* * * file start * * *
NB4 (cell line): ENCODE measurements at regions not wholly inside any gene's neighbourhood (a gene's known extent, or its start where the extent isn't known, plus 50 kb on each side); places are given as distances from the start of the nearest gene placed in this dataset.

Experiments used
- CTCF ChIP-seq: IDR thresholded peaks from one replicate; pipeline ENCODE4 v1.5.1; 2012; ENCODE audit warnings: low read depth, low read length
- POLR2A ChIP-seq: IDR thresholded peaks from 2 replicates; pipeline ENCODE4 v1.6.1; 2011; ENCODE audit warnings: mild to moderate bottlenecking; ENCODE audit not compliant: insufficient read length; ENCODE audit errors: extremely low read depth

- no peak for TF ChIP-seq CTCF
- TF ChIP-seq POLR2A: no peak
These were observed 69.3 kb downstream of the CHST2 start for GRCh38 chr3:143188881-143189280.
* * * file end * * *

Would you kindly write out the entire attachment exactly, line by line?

NB4 (cell line): ENCODE measurements at regions not wholly inside any gene's neighbourhood (a gene's known extent, or its start where the extent isn't known, plus 50 kb on each side); places are given as distances from the start of the nearest gene placed in this dataset.

Experiments used
- CTCF ChIP-seq: IDR thresholded peaks from one replicate; pipeline ENCODE4 v1.5.1; 2012; ENCODE audit warnings: low read depth, low read length
- POLR2A ChIP-seq: IDR thresholded peaks from 2 replicates; pipeline ENCODE4 v1.6.1; 2011; ENCODE audit warnings: mild to moderate bottlenecking; ENCODE audit not compliant: insufficient read length; ENCODE audit errors: extremely low read depth

- no peak for TF ChIP-seq CTCF
- TF ChIP-seq POLR2A: no peak
These were observed 69.3 kb downstream of the CHST2 start for GRCh38 chr3:143188881-143189280.